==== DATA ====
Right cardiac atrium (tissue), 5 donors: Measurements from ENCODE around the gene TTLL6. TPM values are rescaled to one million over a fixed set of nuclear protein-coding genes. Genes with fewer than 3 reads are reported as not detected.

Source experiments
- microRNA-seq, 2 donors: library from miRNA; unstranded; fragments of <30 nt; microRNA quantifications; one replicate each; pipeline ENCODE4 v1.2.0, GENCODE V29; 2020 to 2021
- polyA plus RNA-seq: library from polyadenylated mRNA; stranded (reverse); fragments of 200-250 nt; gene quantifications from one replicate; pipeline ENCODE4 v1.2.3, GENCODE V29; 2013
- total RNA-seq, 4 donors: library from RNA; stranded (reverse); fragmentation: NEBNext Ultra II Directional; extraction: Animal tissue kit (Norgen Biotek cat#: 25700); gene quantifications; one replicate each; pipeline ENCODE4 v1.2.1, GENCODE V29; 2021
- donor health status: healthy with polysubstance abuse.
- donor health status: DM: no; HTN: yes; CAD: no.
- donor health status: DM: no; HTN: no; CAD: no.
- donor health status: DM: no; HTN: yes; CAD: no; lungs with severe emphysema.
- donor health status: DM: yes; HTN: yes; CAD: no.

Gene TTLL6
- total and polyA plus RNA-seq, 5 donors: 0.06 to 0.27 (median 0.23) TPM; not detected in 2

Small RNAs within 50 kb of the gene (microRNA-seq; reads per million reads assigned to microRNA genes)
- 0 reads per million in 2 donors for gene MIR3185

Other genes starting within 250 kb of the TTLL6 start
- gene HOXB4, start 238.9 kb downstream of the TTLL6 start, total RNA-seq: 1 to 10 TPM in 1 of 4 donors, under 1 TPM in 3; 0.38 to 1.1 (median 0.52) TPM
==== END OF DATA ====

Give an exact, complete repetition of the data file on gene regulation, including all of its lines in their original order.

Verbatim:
Right cardiac atrium (tissue), 5 donors: Measurements from ENCODE around the gene TTLL6. TPM values are rescaled to one million over a fixed set of nuclear protein-coding genes. Genes with fewer than 3 reads are reported as not detected.

Source experiments
- microRNA-seq, 2 donors: library from miRNA; unstranded; fragments of <30 nt; microRNA quantifications; one replicate each; pipeline ENCODE4 v1.2.0, GENCODE V29; 2020 to 2021
- polyA plus RNA-seq: library from polyadenylated mRNA; stranded (reverse); fragments of 200-250 nt; gene quantifications from one replicate; pipeline ENCODE4 v1.2.3, GENCODE V29; 2013
- total RNA-seq, 4 donors: library from RNA; stranded (reverse); fragmentation: NEBNext Ultra II Directional; extraction: Animal tissue kit (Norgen Biotek cat#: 25700); gene quantifications; one replicate each; pipeline ENCODE4 v1.2.1, GENCODE V29; 2021
- donor health status: healthy with polysubstance abuse.
- donor health status: DM: no; HTN: yes; CAD: no.
- donor health status: DM: no; HTN: no; CAD: no.
- donor health status: DM: no; HTN: yes; CAD: no; lungs with severe emphysema.
- donor health status: DM: yes; HTN: yes; CAD: no.

Gene TTLL6
- total and polyA plus RNA-seq, 5 donors: 0.06 to 0.27 (median 0.23) TPM; not detected in 2

Small RNAs within 50 kb of the gene (microRNA-seq; reads per million reads assigned to microRNA genes)
- 0 reads per million in 2 donors for gene MIR3185

Other genes starting within 250 kb of the TTLL6 start
- gene HOXB4, start 238.9 kb downstream of the TTLL6 start, total RNA-seq: 1 to 10 TPM in 1 of 4 donors, under 1 TPM in 3; 0.38 to 1.1 (median 0.52) TPM